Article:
The Homeownership Index

It’s past time to update this.

First published in July 2007. Read my other writings for the Chicago Sun-Times Real Estate section under category “The Right Place.”

Home ownership post WWII
Home ownership rate in 1945: 45%
Home ownership rate in 1955: 65%
Standard down payment: 20%
Standard mortgage term: 30 years

Home ownership 1994-2005
Home ownership rate in 1994: 64%
Home ownership rate in 2005: 69%
Possible down payment: $0
Standard mortgage term: none, variable

Who gained home ownership 1994-2005
Home ownership rate for blacks 1994: 42%
Home ownership rate for blacks 2005: 49%
Number of new black homeowners 1994-2005: 1.5 million
Home ownership rate for Hispanics 1994: 42%
Home ownership rate for Hispanics 2005: 50%
Number of new Hispanic homeowners 1994-2005: 2.0 million
Home ownership rate for households indicating more than one race 1994: 52%
Home ownership rate for households indicating more than one race 2005: 60%
Number of new homeowners indicating more than one race 1994-2005: 2.0 million

Growth of the subprime mortgage market 1994-2005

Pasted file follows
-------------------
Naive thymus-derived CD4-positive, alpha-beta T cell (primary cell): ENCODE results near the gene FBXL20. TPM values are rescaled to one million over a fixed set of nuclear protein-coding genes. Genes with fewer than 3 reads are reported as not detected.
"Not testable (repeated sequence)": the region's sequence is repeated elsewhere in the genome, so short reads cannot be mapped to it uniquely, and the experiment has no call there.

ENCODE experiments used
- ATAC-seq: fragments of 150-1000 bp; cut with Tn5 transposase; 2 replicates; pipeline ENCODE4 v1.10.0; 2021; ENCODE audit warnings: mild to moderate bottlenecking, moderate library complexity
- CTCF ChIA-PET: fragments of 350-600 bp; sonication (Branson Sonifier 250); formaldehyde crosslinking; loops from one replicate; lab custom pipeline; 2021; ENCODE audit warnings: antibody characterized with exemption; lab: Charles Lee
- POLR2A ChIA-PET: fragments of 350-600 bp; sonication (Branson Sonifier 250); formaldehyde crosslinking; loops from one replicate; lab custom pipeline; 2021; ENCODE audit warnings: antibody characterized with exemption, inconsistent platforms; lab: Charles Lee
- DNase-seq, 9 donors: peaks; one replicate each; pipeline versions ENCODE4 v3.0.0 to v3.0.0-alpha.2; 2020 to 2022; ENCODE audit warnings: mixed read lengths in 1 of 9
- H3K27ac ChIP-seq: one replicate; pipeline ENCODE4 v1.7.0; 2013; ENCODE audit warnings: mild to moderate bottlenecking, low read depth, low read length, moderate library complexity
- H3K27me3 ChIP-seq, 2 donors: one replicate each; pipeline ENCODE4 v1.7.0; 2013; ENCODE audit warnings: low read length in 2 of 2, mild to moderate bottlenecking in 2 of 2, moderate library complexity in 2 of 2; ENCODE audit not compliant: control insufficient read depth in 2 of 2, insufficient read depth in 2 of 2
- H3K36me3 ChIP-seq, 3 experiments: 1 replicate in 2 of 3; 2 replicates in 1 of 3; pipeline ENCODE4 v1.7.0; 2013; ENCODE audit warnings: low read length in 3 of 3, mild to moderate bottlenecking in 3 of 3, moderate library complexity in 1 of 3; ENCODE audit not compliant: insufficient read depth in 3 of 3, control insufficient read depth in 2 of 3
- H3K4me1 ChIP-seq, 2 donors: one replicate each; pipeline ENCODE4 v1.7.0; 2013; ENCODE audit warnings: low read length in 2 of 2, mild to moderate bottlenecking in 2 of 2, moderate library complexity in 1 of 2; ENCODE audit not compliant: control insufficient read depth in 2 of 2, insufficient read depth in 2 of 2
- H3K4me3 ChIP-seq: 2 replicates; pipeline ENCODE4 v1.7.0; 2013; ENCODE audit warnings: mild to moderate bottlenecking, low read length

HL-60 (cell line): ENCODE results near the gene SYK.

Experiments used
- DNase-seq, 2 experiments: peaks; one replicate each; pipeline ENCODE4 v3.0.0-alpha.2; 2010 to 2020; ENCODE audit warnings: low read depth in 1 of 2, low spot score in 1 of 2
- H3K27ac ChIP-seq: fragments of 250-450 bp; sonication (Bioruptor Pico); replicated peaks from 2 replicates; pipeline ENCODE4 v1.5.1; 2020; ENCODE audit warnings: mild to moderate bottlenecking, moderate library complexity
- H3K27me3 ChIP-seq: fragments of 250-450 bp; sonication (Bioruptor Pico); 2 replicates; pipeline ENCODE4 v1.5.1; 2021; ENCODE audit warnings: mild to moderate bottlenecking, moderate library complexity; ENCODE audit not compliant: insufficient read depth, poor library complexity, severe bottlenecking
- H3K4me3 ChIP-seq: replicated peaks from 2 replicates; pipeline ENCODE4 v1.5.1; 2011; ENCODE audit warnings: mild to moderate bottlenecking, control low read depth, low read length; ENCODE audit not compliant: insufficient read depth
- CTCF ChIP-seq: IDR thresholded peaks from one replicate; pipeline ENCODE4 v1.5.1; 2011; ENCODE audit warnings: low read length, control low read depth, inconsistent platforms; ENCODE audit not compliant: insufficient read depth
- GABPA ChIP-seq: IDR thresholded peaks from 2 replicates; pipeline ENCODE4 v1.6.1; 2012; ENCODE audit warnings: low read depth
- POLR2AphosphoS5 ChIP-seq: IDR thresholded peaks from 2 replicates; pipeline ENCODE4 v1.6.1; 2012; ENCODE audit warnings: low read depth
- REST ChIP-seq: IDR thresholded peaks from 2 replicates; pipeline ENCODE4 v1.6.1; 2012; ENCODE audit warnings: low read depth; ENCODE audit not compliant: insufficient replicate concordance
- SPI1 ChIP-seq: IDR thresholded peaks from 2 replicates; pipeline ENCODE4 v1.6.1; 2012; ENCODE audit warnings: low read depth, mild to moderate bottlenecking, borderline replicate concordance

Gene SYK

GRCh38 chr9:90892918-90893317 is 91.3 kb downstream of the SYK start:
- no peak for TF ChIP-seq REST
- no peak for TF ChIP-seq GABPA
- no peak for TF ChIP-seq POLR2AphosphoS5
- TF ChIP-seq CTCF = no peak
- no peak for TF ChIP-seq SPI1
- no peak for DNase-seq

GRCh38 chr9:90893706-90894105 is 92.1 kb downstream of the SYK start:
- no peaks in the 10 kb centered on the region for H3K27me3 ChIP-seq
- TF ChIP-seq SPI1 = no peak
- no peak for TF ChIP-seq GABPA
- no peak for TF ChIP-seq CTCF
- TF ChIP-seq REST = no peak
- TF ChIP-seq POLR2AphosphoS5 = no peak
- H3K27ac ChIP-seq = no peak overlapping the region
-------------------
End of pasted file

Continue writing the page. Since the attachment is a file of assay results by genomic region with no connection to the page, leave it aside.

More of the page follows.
Aggregate dollars in subprime mortgages 1994: $35 billion
Aggregate dollars in subprime mortgages in 2005: $625 billion
Percentage of total mortgages that were subprime 1994: less than 5%
Percentage of total mortgages that were subprime 2005: 20%
Annual rate of increase in subprime mortgages 1994-2005: 26%
Subprime loans made by less supervised subsidiaries of banks and thrifts: 30%
Subprime loans made by independent mortgage firms without federal supervision: 50%

Foreclosure and personal economics
Rate of foreclosures in prime mortgage market: below 1%
Rate of foreclosures in subprime mortgage market: 7% (10 times as high as prime)
Predicted increase in foreclosure rates for new subprime loans 2006: up to 20%
Confounding factors leading to foreclosure: Job loss and illness
Number of Americans now without health insurance: 45 million
Percentage of first-time, low-income home buyers who return to renting: 40%
Percent of homeowners spending more than half of disposable income on housing: 45%
Percent renters spending more than half of disposable income on housing: 57%
Adapted from data in Subprime Mortgages: America’s latest boom and bust by Edward M. Gramlich

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